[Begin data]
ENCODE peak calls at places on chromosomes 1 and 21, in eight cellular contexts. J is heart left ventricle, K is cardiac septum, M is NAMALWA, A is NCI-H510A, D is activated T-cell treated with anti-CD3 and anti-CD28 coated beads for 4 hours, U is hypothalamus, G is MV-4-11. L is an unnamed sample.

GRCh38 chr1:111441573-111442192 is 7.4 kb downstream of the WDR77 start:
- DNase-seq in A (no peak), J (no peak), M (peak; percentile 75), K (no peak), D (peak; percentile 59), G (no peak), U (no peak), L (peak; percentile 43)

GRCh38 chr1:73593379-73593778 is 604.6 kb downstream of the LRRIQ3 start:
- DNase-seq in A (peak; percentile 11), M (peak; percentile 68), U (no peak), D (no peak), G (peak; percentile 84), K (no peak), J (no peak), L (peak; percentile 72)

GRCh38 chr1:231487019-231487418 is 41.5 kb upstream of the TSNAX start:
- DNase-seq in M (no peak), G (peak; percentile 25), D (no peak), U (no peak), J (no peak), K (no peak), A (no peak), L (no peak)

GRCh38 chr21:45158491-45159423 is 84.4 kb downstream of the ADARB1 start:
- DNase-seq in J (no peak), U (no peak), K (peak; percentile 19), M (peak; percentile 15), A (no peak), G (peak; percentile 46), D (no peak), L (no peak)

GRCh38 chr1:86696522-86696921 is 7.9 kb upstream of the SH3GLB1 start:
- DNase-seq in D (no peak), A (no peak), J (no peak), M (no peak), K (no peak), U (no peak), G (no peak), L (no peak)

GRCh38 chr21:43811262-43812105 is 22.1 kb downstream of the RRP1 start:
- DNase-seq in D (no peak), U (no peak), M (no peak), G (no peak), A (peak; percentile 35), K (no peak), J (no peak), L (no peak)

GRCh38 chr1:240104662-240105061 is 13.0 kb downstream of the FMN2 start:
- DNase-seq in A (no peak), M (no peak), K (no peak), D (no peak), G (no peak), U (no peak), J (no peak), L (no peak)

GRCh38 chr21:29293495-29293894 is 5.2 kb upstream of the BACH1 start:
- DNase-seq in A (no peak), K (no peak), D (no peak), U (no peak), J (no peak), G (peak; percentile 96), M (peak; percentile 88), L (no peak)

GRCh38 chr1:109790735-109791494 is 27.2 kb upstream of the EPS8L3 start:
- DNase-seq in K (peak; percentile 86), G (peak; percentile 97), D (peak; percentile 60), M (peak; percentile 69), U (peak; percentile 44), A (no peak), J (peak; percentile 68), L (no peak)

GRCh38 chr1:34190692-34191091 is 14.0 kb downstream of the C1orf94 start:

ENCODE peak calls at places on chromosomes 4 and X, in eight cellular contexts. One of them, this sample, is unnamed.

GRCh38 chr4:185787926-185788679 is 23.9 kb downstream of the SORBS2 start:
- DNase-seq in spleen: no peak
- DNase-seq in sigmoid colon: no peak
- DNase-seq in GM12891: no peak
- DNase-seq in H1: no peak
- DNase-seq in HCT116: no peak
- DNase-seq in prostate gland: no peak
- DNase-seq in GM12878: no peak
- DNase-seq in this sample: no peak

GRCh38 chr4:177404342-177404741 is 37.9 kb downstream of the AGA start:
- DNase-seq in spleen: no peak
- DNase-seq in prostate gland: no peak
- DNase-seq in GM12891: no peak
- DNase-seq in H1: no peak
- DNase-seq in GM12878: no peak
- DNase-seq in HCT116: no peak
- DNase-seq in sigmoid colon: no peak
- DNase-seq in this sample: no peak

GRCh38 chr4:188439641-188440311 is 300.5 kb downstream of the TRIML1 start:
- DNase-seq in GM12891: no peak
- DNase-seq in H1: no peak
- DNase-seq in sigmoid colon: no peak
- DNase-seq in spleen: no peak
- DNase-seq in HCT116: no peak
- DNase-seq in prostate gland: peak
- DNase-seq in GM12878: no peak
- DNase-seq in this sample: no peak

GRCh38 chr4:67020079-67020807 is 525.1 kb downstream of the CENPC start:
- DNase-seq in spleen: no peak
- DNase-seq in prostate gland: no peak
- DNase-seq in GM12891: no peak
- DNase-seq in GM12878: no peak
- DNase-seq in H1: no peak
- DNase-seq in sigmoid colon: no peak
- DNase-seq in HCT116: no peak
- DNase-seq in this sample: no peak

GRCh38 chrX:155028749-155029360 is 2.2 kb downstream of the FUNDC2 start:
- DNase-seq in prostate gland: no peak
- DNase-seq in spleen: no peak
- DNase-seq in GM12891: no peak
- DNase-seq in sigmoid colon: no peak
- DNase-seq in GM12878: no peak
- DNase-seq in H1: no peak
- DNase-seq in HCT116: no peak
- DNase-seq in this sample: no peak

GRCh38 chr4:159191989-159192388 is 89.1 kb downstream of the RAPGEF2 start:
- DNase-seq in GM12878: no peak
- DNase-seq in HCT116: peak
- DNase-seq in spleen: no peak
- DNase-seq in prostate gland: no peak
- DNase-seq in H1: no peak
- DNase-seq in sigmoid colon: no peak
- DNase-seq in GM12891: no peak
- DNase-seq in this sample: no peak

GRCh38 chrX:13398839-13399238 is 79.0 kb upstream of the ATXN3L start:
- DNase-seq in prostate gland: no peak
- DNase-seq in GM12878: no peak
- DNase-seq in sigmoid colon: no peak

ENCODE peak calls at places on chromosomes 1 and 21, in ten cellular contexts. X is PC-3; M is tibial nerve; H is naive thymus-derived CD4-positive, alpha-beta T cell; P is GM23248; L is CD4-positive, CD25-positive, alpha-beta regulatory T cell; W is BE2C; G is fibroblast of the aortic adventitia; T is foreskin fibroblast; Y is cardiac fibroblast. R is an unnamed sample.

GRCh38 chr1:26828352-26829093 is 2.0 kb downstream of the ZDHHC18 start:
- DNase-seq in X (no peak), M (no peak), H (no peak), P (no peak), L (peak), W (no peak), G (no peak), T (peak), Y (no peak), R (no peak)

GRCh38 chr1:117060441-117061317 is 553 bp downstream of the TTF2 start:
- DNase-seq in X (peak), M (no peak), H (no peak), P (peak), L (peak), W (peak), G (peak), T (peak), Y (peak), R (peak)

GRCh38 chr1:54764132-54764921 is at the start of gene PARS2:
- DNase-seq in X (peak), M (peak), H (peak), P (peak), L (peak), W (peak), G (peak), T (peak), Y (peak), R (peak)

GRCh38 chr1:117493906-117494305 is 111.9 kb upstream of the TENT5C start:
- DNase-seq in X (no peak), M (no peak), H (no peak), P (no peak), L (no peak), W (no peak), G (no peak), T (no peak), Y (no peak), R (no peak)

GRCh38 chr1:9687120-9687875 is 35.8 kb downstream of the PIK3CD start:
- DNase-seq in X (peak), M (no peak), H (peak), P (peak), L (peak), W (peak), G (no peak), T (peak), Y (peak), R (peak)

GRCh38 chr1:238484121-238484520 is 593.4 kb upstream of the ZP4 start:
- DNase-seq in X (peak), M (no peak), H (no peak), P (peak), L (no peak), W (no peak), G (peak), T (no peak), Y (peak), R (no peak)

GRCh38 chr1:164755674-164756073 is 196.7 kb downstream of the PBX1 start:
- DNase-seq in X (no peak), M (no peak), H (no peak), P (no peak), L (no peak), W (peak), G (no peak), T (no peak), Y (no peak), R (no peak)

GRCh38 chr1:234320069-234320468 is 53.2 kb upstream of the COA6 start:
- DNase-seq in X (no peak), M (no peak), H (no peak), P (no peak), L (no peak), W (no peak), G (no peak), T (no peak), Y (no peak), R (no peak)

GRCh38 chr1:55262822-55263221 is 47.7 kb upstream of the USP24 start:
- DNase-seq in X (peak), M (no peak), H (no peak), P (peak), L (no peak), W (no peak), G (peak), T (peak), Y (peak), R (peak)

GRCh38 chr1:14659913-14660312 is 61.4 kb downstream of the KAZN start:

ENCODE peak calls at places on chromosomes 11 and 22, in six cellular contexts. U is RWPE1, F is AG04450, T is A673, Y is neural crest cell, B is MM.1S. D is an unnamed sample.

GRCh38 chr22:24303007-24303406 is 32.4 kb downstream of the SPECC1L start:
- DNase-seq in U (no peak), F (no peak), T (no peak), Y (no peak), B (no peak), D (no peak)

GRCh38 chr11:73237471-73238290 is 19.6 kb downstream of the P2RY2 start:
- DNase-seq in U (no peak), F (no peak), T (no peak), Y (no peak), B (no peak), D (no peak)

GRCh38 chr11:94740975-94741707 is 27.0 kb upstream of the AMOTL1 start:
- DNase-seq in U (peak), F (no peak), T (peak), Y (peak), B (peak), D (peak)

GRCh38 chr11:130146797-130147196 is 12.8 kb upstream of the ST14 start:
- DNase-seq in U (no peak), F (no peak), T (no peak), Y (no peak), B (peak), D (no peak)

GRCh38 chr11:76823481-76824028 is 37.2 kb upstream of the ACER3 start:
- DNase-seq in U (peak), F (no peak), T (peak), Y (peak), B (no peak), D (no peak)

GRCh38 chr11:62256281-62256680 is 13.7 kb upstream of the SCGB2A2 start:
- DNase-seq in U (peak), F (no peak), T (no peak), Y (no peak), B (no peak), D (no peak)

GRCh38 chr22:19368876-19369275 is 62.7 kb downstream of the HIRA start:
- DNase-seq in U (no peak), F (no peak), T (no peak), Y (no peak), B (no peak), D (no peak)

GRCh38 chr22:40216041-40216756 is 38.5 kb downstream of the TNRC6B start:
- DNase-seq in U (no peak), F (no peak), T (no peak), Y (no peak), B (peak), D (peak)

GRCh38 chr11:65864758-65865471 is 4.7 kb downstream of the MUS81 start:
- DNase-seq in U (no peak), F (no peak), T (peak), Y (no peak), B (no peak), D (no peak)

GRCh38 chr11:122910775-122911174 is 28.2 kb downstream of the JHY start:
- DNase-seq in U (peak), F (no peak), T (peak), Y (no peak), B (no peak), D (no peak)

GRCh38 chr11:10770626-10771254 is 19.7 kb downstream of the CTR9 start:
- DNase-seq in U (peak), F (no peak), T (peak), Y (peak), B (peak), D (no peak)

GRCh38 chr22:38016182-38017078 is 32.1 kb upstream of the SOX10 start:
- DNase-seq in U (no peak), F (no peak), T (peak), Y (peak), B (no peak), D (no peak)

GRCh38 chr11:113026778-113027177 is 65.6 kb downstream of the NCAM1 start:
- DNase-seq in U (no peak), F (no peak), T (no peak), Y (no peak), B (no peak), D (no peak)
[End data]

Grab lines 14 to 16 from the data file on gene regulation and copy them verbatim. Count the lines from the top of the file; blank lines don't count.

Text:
GRCh38 chr1:240104662-240105061 is 13.0 kb downstream of the FMN2 start:
- DNase-seq in A (no peak), M (no peak), K (no peak), D (no peak), G (no peak), U (no peak), J (no peak), L (no peak)

GRCh38 chr21:29293495-29293894 is 5.2 kb upstream of the BACH1 start: